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Reinterpretation of gizzard sizes of red knots world-wide emphasises overriding importance of prey quality at migratory stopover sites

Van Gils, J.A. and Battley, P.F. and Piersma, T. and Drent, R.H. (2005) Reinterpretation of gizzard sizes of red knots world-wide emphasises overriding importance of prey quality at migratory stopover sites. Proceedings of the Royal Society B-Biological Sciences, 272, 2609-2618. ISSN 0962-8452.

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Official URL: http://dx.doi.org/10.1098/rspb.2005.3245

Abstract

The size of digestive organs can be rapidly and reversibly adjusted to ecological circumstances, but such phenotypic flexibility comes at a cost. Here, we test how the gizzard mass of a long-distance migrant, the red knot (Calidris canutus), is adjusted to (i) local climate, (ii) prey quality and (iii) migratory fuelling demands. For eight sites around the world (both wintering and stopover sites), we assembled data on gizzard masses of free-living red knots, the quality of their prey and the local climate. Using an energetic cost–benefit approach, we predicted the gizzard size required for fastest fuelling (net rate-maximization, i.e. expected during migration) and the gizzard size required to balance daily energy budgets (satisficing, expected in wintering birds) at each site. The measured gizzards matched the net rate-maximizing predictions at stopover sites and the satisficing predictions at wintering sites. To our surprise, owing to the fact that red knots selected stopover sites with prey of particularly high quality, gizzard sizes at stopovers and at wintering sites were nevertheless similar. To quantify the benefit of minimizing size changes in the gizzard, we constructed a model incorporating the size-dependent energy costs of maintaining and carrying a gizzard. The model showed that by selecting stopovers containing high-quality prey, metabolic rates are kept at a minimum, potentially reducing the spring migratory period by a full week. By inference, red knots appear to time their stopovers so that they hit local peaks in prey quality, which occur during the reproductive seasons of the intertidal benthic invertebrates. [KEYWORDS: benthos ; Calidris canutus ; digestive constraint ; fuelling ; gizzard ; migration]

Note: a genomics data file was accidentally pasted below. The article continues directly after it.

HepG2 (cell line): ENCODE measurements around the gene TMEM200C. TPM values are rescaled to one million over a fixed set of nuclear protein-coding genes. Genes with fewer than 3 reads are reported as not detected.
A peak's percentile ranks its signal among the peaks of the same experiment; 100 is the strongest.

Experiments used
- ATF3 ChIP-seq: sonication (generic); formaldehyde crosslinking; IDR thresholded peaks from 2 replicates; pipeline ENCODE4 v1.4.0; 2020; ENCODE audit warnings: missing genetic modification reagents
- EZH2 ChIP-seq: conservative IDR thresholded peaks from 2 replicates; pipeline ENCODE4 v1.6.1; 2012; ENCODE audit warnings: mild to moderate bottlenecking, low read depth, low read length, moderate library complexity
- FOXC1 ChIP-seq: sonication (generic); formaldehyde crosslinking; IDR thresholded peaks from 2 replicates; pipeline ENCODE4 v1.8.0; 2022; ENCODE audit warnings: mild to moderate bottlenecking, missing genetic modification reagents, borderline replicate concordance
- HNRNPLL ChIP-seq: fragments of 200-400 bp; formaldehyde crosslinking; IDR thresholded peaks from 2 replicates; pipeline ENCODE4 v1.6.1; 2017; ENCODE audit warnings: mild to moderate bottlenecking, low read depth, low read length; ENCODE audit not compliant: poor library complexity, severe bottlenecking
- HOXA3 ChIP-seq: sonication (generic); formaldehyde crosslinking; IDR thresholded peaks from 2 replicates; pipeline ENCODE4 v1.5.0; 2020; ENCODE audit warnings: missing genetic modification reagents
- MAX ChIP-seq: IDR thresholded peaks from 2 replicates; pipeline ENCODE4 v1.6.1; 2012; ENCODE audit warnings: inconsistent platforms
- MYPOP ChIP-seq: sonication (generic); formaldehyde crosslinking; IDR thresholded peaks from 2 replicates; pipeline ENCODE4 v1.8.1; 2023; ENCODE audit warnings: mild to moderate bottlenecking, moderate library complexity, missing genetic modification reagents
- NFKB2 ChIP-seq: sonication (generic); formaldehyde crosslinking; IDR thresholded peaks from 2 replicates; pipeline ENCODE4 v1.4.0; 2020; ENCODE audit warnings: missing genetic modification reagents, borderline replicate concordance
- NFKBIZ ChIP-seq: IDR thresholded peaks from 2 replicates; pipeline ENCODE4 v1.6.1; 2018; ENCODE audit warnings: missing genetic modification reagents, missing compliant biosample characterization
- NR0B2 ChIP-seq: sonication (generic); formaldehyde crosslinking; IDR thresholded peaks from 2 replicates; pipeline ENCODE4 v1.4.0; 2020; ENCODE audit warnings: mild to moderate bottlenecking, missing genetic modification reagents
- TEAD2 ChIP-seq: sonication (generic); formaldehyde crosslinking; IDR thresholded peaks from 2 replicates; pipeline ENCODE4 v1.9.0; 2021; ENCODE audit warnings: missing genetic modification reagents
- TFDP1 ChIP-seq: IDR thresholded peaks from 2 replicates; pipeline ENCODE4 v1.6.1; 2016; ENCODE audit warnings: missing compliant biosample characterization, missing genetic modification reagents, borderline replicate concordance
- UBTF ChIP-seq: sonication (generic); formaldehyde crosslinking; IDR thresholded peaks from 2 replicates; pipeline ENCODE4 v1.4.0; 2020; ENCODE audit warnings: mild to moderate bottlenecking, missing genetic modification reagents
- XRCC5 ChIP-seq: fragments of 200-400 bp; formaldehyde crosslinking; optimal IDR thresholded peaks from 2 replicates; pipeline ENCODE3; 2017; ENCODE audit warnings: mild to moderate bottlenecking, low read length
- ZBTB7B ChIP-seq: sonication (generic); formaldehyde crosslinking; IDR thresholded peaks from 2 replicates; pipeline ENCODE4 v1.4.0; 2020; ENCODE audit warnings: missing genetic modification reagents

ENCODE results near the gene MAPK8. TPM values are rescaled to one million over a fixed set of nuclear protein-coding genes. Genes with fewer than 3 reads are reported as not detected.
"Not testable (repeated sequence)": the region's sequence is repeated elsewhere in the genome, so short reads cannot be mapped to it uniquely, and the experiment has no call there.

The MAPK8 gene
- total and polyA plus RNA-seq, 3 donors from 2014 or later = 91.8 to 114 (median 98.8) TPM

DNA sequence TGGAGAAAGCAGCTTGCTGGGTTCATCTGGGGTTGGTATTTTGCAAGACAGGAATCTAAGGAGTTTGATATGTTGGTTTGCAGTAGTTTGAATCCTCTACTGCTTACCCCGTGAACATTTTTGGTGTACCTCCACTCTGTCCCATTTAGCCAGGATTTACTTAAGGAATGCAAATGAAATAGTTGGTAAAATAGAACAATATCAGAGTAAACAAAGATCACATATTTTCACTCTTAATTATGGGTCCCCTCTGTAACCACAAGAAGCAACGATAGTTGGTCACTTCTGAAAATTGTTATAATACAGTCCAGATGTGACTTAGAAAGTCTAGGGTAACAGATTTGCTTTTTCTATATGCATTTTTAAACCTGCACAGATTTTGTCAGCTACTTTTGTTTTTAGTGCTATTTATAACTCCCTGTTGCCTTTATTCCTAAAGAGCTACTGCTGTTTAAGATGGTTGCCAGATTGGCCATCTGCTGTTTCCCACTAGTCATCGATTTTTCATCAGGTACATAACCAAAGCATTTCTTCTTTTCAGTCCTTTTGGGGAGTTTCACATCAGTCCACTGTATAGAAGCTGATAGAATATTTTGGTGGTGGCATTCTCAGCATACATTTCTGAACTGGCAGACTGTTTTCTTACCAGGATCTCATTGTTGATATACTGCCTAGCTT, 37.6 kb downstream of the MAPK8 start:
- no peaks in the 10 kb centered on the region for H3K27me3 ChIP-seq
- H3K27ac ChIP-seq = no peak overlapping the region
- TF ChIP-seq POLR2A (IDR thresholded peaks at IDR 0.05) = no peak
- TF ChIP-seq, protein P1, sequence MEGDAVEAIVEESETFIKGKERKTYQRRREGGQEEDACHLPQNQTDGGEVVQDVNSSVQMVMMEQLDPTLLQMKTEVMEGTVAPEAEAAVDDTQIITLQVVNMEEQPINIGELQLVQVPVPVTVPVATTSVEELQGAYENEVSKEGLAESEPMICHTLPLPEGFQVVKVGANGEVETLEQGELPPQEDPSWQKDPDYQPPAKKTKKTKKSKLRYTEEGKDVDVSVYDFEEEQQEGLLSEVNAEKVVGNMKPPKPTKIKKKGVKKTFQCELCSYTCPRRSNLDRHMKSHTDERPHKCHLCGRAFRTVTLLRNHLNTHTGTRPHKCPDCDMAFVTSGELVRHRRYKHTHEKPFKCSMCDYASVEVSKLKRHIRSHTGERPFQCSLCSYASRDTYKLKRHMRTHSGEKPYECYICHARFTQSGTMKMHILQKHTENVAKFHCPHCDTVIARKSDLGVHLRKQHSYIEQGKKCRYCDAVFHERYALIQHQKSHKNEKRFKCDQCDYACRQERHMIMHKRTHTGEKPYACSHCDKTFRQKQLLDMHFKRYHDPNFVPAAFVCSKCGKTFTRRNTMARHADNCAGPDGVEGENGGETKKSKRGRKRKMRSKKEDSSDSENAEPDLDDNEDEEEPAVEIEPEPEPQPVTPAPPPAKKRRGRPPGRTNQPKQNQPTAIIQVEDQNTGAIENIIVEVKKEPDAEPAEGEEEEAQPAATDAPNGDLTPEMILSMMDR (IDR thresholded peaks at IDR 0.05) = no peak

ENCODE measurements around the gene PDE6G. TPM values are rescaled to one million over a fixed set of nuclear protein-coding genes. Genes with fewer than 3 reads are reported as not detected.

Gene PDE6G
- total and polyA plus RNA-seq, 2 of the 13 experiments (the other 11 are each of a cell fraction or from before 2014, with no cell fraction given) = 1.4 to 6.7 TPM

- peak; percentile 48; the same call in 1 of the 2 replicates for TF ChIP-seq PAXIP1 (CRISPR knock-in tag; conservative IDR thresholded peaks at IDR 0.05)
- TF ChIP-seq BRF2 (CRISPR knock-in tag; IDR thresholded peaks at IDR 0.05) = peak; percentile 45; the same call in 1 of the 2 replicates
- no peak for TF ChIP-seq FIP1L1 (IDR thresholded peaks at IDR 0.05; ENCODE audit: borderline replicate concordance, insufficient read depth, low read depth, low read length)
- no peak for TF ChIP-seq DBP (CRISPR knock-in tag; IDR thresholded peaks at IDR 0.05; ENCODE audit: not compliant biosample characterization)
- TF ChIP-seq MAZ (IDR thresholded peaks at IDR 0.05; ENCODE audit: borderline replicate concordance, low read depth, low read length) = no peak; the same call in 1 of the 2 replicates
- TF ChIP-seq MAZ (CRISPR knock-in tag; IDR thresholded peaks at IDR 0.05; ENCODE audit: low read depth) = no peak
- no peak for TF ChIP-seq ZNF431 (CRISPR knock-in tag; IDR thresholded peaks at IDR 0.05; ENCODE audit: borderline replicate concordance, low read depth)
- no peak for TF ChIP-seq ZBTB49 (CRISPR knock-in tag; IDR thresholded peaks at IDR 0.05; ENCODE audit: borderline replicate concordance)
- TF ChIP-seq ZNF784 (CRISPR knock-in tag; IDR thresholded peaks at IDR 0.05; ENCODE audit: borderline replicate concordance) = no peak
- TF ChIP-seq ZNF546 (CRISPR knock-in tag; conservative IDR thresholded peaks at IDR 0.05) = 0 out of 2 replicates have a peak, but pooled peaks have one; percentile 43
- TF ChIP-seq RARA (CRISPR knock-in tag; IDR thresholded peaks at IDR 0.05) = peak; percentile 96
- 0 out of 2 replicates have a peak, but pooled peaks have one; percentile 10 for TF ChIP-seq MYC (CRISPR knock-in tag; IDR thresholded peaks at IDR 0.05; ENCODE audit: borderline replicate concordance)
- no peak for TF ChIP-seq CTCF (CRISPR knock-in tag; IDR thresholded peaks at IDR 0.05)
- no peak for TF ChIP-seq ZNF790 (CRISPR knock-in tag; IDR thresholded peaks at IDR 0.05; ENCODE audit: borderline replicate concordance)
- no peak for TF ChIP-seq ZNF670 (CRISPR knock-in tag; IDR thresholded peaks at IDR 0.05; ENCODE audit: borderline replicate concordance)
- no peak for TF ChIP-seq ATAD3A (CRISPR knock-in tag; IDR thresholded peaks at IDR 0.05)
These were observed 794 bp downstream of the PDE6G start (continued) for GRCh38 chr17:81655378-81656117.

Item Type:Article
Institutes:Nederlands Instituut voor Ecologie (NIOO)
ID Code:11812
Deposited On:23 Nov 2011 01:00
Last Modified:31 Mar 2014 10:38

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